Communicating your own reactions may also help to reassure and normalise your child’s response. Let them know that it’s okay to be scared and upset, but that you will all work together to get through this. 

After an emergency, there may be many changes to your child’s expected routine. Encourage them to spend time with their friends and family doing fun things. Remind them that it’s important to keep talking about the way they are feeling. 

Help over the phone

  • Need to talk? – Call or text 1737 any time for support from a trained counsellor 
  • Youthline – Call 0800 376 633, text 234,
    chat online at  
  • The Depression Helpline – Call 0800 111 757 or text 4202 to talk to a trained counsellor about how you are feeling or to ask any questions. 
  • The Lowdown – Text 5626 for support to help young people recognise and understand depression or anxiety. 
  • Healthline – Call 0800 611 116 for health advice and information.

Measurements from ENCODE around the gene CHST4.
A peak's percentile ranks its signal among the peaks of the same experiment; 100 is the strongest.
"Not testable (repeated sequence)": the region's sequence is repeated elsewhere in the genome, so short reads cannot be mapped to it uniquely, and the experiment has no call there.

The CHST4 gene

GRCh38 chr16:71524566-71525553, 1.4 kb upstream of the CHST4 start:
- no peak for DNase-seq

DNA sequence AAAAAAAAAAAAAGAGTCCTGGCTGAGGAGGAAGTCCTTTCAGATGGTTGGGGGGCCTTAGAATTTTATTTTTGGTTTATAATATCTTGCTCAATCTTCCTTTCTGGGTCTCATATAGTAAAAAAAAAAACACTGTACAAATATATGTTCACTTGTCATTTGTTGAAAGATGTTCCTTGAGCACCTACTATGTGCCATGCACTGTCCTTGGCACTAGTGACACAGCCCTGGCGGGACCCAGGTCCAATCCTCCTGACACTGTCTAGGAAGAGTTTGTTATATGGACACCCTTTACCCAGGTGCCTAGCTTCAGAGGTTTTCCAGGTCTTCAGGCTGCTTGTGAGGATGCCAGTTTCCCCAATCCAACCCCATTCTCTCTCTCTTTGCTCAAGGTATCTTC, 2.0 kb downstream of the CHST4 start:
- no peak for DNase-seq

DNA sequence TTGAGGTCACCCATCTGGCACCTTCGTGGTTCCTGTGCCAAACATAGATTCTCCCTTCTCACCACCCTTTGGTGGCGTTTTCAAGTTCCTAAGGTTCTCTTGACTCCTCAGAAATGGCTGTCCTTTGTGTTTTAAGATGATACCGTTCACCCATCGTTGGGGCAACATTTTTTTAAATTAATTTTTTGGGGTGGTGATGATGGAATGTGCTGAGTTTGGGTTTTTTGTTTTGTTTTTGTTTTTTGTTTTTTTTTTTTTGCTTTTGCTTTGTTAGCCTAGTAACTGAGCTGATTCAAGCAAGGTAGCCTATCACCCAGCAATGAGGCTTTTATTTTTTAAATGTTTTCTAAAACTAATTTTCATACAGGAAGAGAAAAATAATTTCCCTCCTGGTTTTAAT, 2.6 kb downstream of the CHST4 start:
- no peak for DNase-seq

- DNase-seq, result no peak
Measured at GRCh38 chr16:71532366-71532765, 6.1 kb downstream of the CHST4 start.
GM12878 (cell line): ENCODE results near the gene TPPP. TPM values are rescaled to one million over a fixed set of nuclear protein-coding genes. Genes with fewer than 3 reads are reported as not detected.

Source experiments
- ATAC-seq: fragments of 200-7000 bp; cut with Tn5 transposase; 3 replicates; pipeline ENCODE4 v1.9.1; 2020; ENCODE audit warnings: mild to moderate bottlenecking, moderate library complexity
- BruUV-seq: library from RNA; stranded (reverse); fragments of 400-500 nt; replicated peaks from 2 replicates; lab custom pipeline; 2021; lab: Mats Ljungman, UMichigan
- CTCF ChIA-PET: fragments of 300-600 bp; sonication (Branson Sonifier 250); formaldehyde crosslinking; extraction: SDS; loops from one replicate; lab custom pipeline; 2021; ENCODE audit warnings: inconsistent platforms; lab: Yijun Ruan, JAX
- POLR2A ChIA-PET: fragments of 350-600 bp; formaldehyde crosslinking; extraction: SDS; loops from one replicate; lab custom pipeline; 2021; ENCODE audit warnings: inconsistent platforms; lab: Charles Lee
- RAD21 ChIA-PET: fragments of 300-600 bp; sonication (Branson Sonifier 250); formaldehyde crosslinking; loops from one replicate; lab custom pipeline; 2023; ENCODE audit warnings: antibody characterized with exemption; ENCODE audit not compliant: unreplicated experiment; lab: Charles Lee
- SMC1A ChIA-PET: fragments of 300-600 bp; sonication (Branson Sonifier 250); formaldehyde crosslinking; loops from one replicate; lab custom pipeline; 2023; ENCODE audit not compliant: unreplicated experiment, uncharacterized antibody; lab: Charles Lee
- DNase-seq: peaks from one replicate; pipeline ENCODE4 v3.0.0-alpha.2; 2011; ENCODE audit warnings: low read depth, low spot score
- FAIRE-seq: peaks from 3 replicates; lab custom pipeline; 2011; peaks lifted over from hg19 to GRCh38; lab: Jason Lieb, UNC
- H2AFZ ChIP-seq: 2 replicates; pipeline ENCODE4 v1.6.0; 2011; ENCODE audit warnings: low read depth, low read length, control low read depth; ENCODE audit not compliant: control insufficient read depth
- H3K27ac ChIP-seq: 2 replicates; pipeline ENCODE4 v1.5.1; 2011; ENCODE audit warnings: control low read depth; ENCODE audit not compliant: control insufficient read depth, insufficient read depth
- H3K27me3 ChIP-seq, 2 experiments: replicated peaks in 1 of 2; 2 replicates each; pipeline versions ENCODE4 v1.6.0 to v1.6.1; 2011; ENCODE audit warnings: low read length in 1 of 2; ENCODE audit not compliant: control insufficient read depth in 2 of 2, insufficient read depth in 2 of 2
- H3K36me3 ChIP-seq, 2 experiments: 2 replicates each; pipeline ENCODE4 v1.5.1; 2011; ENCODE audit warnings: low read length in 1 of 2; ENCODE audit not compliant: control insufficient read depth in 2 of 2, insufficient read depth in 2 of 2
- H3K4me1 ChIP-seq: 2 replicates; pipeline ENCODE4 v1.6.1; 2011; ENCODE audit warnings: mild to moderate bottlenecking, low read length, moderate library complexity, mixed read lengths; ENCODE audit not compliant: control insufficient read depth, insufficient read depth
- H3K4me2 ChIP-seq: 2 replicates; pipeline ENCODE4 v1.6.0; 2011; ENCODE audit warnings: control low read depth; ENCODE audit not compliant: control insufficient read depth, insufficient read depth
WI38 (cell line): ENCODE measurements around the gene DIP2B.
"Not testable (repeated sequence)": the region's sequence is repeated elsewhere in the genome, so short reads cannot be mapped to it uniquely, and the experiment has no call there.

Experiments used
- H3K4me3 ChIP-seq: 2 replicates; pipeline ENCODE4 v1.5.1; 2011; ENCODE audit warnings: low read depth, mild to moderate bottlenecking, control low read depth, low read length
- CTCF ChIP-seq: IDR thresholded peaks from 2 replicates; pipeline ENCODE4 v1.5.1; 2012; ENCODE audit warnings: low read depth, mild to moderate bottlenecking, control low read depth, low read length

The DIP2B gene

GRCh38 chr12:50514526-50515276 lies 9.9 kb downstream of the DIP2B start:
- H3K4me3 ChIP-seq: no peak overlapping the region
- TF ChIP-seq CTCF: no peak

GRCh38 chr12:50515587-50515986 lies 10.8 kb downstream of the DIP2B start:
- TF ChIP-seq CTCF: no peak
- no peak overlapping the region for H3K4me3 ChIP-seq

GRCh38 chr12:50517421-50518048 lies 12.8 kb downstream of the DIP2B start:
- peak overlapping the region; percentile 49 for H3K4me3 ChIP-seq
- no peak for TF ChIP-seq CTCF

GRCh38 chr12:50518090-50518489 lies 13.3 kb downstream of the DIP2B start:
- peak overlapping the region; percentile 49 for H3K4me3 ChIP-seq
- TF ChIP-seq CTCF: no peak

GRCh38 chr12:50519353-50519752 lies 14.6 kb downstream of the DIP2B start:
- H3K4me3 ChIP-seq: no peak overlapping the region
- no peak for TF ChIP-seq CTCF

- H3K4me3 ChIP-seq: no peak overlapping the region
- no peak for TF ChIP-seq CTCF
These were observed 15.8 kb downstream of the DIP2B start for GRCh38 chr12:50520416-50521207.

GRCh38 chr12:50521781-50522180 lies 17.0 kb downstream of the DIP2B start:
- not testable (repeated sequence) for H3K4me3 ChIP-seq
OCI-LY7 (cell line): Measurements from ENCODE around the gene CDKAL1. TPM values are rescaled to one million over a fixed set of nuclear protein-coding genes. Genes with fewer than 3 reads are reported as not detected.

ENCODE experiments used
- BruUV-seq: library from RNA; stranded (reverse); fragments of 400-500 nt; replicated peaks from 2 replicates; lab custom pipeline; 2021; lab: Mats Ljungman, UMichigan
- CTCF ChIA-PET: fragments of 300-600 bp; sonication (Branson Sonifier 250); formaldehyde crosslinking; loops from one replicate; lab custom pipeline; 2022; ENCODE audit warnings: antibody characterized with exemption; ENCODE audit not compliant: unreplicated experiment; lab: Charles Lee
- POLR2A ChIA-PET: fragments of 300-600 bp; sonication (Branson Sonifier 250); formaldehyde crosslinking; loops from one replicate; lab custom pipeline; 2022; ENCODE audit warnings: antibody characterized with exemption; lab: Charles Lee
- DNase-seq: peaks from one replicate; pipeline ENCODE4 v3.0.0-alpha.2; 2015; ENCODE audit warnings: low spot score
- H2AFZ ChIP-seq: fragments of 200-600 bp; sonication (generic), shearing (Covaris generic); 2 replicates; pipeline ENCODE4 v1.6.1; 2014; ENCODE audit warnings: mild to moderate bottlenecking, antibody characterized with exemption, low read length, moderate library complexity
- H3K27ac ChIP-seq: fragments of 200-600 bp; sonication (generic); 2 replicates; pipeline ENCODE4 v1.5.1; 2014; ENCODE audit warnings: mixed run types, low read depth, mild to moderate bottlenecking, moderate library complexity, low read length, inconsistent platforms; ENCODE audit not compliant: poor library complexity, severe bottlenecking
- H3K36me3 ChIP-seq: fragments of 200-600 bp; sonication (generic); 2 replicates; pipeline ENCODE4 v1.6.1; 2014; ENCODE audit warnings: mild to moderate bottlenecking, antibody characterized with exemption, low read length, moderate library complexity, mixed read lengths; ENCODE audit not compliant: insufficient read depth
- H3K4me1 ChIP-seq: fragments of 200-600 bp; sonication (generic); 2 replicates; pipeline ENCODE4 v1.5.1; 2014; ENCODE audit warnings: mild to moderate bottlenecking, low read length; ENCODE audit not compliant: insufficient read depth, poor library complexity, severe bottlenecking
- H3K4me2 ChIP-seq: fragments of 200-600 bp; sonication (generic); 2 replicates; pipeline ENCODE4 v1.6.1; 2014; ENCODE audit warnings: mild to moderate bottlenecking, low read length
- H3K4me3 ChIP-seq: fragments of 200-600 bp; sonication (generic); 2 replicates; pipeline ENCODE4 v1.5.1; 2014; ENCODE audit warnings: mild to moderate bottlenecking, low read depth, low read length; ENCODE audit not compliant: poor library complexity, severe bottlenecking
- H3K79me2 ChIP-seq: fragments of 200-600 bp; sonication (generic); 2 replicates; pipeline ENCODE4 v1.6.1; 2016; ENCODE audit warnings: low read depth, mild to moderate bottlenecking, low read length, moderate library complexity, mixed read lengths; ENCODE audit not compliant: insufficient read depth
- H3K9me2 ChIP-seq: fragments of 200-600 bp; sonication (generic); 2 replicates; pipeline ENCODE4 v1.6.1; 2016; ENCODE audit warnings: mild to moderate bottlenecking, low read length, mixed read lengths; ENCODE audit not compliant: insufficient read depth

• Alcohol Drug Helpline – Call 0800 787 797 to speak with a trained counsellor.

Help online

It’s normal to feel anxious or stressed in times of difficulty. Here are online tools and information to support your own and others’ mental wellbeing, plus where to get help if you need it. 

Train to support others 

Anyone can provide emotional support but it’s helpful to train so you can confidently assist people during and after crises. Psychological First Aid is a vital part of emergency response and recovery. You can gain skills and practical training by attending one of our courses in your area.

Household, rural and business support

Temporary housing